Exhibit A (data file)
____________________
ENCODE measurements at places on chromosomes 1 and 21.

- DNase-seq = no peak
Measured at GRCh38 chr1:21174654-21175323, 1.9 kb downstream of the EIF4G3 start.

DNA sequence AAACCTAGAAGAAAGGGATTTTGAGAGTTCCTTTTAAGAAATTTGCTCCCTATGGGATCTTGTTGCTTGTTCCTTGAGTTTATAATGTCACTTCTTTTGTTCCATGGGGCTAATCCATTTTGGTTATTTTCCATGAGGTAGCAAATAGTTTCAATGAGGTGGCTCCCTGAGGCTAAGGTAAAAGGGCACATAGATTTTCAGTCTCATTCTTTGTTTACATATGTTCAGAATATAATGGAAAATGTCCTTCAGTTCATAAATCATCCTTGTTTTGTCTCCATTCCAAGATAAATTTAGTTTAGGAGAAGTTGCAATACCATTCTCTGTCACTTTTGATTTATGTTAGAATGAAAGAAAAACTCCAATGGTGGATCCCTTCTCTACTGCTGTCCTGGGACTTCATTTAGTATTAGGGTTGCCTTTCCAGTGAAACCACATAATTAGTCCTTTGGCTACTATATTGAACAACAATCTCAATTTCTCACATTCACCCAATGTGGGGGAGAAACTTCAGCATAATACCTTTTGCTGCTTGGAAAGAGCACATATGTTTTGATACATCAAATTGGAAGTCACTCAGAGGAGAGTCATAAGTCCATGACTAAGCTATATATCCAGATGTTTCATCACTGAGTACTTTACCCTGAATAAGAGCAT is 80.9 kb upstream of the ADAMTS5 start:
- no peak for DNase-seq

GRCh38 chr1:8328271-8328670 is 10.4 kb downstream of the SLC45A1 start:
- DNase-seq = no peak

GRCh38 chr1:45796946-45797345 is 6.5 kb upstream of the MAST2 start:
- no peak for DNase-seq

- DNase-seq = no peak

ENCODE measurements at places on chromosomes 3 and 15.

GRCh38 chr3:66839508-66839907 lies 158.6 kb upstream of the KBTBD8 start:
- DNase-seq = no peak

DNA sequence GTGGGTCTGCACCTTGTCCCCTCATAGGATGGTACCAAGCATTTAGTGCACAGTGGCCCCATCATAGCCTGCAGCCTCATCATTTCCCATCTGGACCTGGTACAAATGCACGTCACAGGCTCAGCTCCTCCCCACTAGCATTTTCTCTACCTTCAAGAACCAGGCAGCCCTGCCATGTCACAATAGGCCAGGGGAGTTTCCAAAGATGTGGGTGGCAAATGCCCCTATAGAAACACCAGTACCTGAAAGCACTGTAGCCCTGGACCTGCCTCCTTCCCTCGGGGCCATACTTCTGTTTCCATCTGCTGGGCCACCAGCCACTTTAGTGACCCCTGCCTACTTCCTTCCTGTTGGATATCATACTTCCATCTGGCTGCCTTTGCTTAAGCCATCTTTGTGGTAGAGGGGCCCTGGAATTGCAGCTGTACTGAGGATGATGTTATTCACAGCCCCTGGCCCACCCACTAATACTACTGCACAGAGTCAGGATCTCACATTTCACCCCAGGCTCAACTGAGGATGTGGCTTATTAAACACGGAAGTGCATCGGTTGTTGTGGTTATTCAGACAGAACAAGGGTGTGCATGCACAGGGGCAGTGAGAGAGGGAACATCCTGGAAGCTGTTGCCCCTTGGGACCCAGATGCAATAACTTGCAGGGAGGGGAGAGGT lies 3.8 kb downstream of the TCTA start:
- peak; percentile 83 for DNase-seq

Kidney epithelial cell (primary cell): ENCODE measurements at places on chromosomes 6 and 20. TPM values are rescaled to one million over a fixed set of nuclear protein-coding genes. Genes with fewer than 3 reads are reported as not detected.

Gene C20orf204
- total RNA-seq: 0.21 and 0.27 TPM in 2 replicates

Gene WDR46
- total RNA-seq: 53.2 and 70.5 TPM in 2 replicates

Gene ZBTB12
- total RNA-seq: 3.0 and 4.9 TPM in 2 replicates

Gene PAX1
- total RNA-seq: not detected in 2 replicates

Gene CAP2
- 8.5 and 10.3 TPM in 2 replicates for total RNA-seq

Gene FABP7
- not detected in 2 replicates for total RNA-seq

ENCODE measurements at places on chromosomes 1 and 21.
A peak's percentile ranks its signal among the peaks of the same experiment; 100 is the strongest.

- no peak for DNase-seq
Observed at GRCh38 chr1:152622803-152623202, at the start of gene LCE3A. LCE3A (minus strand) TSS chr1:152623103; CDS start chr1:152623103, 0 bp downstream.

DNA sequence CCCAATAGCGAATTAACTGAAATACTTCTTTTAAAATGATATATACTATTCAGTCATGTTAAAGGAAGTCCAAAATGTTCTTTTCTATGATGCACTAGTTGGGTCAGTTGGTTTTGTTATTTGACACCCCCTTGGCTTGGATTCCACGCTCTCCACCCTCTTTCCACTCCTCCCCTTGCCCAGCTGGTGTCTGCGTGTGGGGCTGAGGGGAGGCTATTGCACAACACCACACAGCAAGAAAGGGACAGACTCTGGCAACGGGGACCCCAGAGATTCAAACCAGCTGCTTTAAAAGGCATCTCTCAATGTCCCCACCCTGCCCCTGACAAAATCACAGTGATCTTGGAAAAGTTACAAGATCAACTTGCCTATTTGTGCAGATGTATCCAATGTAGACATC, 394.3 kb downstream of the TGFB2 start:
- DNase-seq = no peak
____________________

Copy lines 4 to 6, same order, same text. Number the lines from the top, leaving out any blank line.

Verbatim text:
DNA sequence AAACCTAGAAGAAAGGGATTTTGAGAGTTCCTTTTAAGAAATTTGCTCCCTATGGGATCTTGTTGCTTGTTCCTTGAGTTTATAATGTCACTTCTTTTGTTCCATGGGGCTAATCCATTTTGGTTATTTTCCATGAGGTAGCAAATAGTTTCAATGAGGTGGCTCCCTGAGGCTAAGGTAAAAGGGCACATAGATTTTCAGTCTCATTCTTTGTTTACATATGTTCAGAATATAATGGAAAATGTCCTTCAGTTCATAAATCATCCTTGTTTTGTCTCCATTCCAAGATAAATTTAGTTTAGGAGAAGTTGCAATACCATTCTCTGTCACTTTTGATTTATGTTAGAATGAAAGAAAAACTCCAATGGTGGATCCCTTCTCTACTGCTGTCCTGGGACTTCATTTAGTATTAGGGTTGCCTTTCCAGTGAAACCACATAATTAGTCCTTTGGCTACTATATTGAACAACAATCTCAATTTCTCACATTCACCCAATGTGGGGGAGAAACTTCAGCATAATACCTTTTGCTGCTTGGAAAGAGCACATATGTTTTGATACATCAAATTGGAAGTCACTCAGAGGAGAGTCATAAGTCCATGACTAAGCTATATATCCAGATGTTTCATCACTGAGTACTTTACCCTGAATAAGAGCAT is 80.9 kb upstream of the ADAMTS5 start:
- no peak for DNase-seq

GRCh38 chr1:8328271-8328670 is 10.4 kb downstream of the SLC45A1 start: